Is there a limitation for allocating memory on the heap?
build is a 64bit exe
OS is WIN7 64.
physical memory is 12GB
Trying to get a chunk of memory larger than 2 GB always
returns an error.
Probably this is your process maximum allocatable heap size.
Try to run Sysinternals TestLimit64.exe.tool and observe how much memory it was able to allocate.
This book can be also helpful: http://technet.microsoft.com/en-us/sysinternals/bb963901.aspx
Can you show the statement that fails.
int _tmain(int argc, _TCHAR* argv)
double* array = NULL;
__int64 N = 1000000000ll; // 8GB
array = new double[N];
The above works (on my Win7 system) provided: a) 64-bit build, b) page file is large enough
Theoretical limit of virtual memory process address space on Windows 64bit is 8TB.
>>Theoretical limit of virtual memory process address space on Windows 64bit is 8TB.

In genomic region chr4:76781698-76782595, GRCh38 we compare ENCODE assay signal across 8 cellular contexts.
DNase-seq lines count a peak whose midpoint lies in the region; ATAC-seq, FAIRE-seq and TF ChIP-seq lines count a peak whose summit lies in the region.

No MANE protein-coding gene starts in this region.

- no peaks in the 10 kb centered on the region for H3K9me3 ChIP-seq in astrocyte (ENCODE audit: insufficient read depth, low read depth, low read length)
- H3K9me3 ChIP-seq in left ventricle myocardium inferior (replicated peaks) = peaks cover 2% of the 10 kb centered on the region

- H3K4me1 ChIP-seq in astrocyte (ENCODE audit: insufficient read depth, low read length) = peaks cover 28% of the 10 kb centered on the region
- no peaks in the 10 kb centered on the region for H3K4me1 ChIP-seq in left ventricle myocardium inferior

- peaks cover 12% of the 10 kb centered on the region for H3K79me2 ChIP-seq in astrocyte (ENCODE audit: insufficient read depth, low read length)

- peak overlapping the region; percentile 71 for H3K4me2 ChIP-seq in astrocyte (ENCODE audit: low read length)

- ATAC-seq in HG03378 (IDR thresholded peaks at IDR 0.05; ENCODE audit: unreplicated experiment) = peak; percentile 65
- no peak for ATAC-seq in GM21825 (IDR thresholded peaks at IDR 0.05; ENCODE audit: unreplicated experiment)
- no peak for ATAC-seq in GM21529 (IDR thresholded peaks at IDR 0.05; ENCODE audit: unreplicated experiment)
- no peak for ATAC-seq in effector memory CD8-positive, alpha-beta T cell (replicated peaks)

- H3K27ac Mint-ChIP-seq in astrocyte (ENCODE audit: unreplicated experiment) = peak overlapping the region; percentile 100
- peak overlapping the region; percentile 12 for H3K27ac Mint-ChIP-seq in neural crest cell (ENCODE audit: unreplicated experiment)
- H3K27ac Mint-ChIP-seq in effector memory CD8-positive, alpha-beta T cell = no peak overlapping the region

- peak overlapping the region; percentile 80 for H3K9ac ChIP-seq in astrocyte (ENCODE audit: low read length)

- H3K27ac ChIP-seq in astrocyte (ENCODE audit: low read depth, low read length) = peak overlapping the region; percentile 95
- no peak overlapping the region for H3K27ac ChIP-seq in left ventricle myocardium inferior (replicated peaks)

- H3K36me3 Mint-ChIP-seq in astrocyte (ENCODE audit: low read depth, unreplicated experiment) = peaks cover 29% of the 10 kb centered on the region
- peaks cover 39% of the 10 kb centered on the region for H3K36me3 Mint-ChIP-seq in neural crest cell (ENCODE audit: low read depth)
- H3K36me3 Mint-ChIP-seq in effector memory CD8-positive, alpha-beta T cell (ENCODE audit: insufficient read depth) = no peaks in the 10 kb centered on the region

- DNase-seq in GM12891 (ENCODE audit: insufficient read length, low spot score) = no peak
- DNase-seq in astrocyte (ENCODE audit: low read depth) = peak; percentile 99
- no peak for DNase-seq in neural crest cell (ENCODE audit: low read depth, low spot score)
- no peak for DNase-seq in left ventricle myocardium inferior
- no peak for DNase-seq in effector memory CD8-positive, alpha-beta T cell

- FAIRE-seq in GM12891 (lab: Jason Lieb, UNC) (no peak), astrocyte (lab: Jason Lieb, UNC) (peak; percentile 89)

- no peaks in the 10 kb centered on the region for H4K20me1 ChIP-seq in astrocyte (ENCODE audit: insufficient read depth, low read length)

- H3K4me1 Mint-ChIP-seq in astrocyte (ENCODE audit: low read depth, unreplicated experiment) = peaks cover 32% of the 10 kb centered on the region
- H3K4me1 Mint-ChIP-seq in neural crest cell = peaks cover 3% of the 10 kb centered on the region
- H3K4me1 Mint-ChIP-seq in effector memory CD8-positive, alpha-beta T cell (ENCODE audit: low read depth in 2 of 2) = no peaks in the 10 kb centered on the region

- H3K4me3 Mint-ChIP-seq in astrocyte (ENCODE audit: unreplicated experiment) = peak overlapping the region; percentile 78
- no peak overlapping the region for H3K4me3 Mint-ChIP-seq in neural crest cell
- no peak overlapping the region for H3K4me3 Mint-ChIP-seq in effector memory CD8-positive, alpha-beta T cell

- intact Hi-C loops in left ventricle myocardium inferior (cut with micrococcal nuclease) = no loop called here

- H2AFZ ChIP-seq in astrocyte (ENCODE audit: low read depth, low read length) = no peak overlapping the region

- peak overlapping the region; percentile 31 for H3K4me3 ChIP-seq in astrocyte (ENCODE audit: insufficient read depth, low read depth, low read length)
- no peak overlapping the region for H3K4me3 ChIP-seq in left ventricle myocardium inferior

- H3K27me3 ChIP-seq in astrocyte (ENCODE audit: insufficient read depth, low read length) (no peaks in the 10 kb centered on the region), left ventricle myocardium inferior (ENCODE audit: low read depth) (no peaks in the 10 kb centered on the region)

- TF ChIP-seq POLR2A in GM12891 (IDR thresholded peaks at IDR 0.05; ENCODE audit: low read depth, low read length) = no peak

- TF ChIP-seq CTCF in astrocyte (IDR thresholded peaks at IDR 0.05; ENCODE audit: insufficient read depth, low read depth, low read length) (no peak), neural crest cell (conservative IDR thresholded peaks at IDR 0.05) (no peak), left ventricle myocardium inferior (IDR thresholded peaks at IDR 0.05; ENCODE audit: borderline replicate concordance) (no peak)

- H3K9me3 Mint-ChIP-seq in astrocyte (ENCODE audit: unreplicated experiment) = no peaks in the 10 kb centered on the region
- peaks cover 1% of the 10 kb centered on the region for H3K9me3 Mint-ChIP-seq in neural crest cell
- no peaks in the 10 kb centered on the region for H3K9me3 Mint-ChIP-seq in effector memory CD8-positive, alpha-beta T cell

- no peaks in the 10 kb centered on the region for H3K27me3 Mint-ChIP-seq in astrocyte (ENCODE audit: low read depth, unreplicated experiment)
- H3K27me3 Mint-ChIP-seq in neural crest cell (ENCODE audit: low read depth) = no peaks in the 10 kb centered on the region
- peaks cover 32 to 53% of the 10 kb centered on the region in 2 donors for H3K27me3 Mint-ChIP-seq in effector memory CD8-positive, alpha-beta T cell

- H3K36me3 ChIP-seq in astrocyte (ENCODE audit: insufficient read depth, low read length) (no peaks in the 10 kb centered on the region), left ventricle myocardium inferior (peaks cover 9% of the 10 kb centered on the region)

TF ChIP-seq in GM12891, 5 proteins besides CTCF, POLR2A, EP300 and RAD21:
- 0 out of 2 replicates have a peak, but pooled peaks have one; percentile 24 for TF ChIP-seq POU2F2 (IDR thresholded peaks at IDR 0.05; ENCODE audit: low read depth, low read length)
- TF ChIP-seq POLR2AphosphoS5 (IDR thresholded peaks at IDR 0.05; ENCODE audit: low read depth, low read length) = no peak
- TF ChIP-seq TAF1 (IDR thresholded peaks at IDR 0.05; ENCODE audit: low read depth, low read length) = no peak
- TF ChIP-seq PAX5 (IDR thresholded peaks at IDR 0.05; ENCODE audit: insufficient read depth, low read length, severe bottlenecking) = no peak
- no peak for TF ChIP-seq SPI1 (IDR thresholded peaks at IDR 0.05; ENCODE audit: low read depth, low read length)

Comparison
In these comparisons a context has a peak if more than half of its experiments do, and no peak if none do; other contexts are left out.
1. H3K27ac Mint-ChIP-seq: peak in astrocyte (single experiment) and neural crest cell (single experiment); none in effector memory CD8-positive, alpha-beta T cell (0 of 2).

At issue is not the Virtual Address space. What is at issue here is mapping the allocation to the page file. On Windows you can fix the page file size and/or limit expansion and/or have a space limitation on the drive(s) selecting for the page file. The heap, when insufficient memory is in the current heap, will request a blob of Virtual Memory be mapped to the page file (it may or may not do other things like wipe). This assigns (maps) portions of the process Virtual Memory to page file pages. If necessary, and permitted, and if sufficient disk space is available, the page file is expanded. If the expansion cannot fulfill the request, you get an error.
Thanks for the explanation.
As a side note. Other O/Ss may implement a lazy page file mapping/expansion. What happens here is an overly large allocation will succeed (non NULL pointer returned), however, during use later, eventually you get a page fault when the page file cannot be extended. IMO the error should occur on the allocation not on the use.
Additional note. Although the Virtual Memory to Page File mapping (reservation) is performed on allocation, it need not be associated with physical RAM until first touch. IOW on NUMA system the physical memory mapping occurs on first touch.